- Take the time to get your colleagues more deeply.
- Be an example of a compassionate person.
People never forget that you treat them with compassion, which gives you the ability to inspire others.
Do you spend your evenings thinking about what you did during the work day and what you need to do the next? If you do, then you never really experience a break from work. Compartmentalization can help you set an all-important boundary between work life and personal life. If you don't learn how to compartmentalize today, you could be facing bigger worries in the future, because you'll only get more anxious and distressed over time, which could eventually lead to burnout, resentment, and even poor health.
For more efficient compartmentalization, try these tips:
- Rather than thinking how to unwind after going off work, begin processing your workday instead.
- Plan your work activities for tomorrow.
- Complete these tasks before you arrive home. Hopefully, your commute gives you enough time to do so. If not, go someplace where you can.
Let the process of compartmentalization begin the moment you leave the office, and not later when you should be spending some precious me-time.
Temper Your Expectations
Sometimes, feelings of unhappiness, disappointment and frustration are brought about by things not living up to expectations. Though there are things in your life that you can't control such as other people's behavior and actions-you can undoubtedly manage your expectations. If you can make your expectations align with reality, there will be less room for disappointment in your life.
When you find yourself feeling negative about certain people or situations, keep these in mind:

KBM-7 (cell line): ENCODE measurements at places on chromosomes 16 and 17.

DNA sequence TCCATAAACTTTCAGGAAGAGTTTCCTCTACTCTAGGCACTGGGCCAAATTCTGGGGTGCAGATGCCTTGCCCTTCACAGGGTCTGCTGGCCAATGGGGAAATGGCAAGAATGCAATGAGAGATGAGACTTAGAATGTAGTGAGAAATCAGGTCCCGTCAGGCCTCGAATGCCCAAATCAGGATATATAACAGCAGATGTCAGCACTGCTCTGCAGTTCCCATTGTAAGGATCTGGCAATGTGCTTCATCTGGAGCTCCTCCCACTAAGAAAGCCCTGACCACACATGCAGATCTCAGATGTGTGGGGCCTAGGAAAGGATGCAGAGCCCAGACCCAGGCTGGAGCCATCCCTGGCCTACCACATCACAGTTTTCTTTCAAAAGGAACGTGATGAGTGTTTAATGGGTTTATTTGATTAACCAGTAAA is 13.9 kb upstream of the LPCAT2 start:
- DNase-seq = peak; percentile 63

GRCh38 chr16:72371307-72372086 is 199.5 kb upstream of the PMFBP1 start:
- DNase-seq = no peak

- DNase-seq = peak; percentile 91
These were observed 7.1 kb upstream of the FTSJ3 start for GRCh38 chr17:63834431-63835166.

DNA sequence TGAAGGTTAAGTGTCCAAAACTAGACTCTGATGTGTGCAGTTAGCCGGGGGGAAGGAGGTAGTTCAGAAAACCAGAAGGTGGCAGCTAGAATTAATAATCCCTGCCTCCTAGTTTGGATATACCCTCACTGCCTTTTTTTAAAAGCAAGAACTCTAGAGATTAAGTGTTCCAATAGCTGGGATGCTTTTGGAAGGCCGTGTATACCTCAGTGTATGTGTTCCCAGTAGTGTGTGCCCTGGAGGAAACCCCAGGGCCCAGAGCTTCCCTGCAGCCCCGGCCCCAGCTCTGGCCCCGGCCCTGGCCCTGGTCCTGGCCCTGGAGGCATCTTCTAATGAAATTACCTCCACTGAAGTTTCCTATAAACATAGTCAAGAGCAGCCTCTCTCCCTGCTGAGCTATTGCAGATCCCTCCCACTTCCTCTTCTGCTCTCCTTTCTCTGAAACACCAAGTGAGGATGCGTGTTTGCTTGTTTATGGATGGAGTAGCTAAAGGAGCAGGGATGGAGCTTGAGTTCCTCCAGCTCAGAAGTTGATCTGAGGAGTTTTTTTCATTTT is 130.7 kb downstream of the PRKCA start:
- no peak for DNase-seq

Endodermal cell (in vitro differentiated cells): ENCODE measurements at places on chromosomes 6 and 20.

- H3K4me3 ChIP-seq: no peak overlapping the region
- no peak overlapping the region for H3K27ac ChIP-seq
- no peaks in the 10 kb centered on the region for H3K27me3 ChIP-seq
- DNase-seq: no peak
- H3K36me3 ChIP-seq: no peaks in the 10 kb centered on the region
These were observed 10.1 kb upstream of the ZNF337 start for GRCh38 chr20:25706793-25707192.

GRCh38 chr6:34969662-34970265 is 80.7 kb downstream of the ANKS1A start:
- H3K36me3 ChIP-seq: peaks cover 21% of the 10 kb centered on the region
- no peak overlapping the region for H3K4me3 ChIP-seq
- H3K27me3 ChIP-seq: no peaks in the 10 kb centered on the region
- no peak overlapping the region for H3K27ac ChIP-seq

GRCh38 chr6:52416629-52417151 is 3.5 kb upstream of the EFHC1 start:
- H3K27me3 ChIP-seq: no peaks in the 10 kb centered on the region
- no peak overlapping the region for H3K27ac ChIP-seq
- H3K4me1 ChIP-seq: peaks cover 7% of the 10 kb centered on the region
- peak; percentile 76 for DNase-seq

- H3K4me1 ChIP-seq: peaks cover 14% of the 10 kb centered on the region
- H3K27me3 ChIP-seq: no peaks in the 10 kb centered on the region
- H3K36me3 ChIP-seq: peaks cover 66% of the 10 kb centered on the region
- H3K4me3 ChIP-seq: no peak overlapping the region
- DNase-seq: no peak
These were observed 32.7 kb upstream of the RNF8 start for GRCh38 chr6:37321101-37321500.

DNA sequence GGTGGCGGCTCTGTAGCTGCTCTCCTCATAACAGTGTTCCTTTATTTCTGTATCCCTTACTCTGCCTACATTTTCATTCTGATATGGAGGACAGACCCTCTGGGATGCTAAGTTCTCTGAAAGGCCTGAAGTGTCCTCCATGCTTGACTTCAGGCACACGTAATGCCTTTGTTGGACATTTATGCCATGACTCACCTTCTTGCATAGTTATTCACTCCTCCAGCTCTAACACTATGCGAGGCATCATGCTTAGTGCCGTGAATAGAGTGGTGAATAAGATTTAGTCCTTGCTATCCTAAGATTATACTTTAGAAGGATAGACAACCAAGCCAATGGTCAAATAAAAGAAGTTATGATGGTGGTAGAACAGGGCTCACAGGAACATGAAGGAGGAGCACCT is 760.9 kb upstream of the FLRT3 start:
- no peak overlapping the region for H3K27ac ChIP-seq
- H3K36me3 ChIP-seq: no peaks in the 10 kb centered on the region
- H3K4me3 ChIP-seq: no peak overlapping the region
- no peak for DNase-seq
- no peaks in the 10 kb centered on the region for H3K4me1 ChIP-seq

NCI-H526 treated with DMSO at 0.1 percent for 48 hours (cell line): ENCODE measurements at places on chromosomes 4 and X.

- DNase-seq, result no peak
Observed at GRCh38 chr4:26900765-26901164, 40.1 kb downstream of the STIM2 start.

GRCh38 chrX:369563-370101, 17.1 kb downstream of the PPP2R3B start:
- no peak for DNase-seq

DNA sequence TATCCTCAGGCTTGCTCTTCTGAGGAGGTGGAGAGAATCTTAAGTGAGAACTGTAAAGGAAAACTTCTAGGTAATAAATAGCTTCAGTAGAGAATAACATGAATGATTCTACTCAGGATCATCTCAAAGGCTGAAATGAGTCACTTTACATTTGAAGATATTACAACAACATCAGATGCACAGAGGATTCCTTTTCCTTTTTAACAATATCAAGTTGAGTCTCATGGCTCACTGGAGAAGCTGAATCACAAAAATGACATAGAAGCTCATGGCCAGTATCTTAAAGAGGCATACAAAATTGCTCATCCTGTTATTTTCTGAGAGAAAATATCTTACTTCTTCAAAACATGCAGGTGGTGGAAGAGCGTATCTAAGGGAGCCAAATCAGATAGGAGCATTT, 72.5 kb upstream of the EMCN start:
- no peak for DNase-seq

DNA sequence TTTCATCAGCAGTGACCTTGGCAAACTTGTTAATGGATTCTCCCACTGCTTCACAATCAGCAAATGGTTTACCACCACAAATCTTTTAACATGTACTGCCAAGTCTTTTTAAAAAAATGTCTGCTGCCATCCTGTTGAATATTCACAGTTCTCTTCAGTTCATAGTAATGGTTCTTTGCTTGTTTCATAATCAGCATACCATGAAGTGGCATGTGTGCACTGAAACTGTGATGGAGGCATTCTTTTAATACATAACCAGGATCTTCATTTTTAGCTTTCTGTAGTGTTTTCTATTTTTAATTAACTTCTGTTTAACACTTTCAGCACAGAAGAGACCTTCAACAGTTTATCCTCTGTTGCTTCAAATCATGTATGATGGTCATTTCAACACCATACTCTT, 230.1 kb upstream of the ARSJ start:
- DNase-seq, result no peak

- Check your expectations and confirm if they are the source of your negative thoughts and emotions. If so, try to adjust your expectations accordingly.
- If a co-worker is frustrating you, perhaps he or she is simply unaware of it. Asking and being specific about what you want from your co-workers, and you're more likely to get it.
On the one hand, what does it matter if other people fail to meet your expectations? You alone are responsible for your own happiness, after all.
Get Comfortable Outside of Your Comfort Zone
Comfort is one of the biggest pursuits in life. It can be an excellent source of relief when everything goes according to plan. But although comfort is ideal, too much of it can do more harm than good. You could potentially become overly complacent, and complacency is the greatest enemy of courage and achievement. It may be difficult, but you need to step outside of your comfort zone from time to time. Learn to get comfortable being uncomfortable. You may feel fear, but you'll also feel the excitement and anticipation of experiencing something entirely new. You'll feel more alive than before, and that can be extremely beneficial to your being.
As modern workplaces become increasingly stressful, you can certainly use a little resilience in your life. Use your experiences as learning opportunities to grow not only as a woman but also as an individual.